Black Friday

The day after Thanksgiving — America’s most religiously profane holiday — would seem to be an appropriate time to celebrate Wokeness. It symbolizes the height of ingratitude, and the culture of narcissism and complaint. The violence and rioting that interferes with life on other days, could be transferred systematically to this one day; and various other typically leftist displays of viciousness and spite could be permitted on what we might continue to call “Black Friday” — rather as working class demonstrations were once fixed upon Labour Day (or, May Day, in Europe).

With time, we could hope Woke celebrations will become more lazy and vague — forgotten, like Christmas. For the Woke grow older, and more mentally feeble. Their followers are usually sterile (their efforts become focussed on indoctrinating other people’s children). Thus we can hope that, once their fashion craze expires, they will themselves become extinct.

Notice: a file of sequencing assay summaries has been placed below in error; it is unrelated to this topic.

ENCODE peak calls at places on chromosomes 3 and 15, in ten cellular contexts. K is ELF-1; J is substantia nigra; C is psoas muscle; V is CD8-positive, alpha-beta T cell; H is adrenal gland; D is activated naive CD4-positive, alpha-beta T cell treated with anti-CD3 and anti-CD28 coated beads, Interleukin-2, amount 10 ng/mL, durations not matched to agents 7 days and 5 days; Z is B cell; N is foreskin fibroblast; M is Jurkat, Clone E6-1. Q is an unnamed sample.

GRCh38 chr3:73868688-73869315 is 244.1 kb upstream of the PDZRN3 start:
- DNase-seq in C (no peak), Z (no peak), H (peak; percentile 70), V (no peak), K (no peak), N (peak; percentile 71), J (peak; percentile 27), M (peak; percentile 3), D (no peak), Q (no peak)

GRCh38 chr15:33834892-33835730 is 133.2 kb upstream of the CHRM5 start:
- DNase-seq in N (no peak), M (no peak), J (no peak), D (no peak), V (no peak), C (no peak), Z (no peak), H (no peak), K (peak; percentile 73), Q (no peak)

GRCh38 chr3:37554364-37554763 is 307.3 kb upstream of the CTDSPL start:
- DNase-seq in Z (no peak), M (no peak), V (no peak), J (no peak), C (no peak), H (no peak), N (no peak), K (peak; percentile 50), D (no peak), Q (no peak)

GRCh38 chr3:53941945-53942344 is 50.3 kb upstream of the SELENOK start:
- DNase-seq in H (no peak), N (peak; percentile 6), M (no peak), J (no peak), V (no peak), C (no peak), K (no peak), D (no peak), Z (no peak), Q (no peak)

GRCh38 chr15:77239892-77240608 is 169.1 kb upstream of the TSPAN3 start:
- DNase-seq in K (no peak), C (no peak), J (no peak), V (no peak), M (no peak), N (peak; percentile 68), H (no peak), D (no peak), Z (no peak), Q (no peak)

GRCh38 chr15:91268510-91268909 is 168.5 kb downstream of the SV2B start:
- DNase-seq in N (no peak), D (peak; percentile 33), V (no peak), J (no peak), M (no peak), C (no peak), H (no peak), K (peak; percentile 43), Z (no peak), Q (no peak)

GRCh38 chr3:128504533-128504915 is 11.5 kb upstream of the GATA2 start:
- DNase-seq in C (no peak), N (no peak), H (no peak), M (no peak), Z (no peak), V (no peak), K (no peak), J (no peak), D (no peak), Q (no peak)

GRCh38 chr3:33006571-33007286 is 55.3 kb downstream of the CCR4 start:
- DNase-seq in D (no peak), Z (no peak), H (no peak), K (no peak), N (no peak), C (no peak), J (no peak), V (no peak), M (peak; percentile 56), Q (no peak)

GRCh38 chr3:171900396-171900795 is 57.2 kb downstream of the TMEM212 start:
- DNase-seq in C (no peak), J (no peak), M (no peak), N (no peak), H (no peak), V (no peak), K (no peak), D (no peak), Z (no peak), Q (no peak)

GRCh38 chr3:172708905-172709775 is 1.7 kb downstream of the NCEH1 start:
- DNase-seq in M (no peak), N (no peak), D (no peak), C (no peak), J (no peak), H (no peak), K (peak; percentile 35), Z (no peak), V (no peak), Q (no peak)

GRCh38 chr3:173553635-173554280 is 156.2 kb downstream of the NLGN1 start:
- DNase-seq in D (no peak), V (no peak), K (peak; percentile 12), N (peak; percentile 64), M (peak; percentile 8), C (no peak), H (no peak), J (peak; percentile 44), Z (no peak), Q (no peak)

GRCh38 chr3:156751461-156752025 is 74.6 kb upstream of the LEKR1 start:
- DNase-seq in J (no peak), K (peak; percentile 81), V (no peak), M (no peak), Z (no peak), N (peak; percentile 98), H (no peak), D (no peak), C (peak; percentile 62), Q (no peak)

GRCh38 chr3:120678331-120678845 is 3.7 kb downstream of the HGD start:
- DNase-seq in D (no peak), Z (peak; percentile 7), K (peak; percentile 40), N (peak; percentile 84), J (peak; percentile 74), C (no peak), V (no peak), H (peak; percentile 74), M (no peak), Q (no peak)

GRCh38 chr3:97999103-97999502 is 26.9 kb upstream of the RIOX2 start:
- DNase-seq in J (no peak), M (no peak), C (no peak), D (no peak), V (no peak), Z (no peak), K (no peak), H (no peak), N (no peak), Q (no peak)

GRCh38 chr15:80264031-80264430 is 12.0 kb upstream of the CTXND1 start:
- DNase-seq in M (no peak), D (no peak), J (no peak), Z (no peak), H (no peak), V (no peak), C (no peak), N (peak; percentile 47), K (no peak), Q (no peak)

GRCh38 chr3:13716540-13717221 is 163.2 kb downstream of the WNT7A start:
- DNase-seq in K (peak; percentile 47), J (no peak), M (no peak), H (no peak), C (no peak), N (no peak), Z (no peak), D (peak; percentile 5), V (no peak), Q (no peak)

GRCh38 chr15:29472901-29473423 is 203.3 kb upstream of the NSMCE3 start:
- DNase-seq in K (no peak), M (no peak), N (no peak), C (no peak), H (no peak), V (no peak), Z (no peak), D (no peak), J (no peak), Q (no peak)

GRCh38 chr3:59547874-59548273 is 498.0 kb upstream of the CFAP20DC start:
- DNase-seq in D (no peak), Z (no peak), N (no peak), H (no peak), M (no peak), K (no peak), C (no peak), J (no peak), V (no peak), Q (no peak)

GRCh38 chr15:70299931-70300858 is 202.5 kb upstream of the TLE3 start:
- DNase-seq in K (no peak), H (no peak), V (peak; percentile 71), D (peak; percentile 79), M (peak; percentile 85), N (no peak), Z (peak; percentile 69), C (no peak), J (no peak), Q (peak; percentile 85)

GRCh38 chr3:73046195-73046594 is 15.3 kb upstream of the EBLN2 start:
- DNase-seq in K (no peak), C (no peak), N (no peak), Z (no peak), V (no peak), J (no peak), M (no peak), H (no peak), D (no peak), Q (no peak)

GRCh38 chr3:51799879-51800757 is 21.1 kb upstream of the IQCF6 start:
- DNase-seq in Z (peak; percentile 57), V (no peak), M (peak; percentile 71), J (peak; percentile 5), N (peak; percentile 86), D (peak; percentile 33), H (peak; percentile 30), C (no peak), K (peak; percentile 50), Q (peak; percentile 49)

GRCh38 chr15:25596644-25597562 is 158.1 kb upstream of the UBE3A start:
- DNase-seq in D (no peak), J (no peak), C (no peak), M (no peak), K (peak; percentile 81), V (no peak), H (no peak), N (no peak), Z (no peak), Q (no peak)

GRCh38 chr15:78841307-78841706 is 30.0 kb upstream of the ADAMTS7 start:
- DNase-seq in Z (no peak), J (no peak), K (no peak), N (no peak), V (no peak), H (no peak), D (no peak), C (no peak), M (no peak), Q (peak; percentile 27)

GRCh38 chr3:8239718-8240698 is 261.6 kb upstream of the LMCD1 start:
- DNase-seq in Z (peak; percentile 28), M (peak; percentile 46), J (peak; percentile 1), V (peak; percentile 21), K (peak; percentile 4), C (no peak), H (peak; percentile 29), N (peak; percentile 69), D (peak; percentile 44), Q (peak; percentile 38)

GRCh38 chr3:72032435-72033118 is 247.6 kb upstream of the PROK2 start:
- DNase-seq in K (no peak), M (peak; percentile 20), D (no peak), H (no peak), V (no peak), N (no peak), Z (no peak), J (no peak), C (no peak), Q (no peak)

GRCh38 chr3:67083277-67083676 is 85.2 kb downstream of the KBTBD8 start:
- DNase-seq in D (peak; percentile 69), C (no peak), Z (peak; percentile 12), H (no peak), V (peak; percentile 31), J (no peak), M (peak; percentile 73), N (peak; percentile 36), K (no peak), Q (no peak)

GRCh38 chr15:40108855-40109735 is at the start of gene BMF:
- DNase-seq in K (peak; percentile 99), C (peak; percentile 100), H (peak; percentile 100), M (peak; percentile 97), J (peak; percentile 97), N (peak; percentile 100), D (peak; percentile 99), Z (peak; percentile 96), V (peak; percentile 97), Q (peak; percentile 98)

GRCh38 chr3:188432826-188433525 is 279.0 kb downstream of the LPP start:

But by proclaiming a distinct “Carnival of Wokeness” (as mediaeval societies recognized Festivals of Fools), we might reduce objections to the arrest of the Woke for anti-social behaviour on the other days. Since Woke nastiness against the non-Woke happens throughout the seasons, it would provide a nice reversal. We could, for instance, declare “open season” on Woke people for the duration of their special day.

This would provide us with two celebratory events for Black Friday. The other is that it continues to be the day when the author of the Essays in Idleness begs his remaining gentle readers for their financial support. This year, perhaps, he asks a little more earnestly than in other years.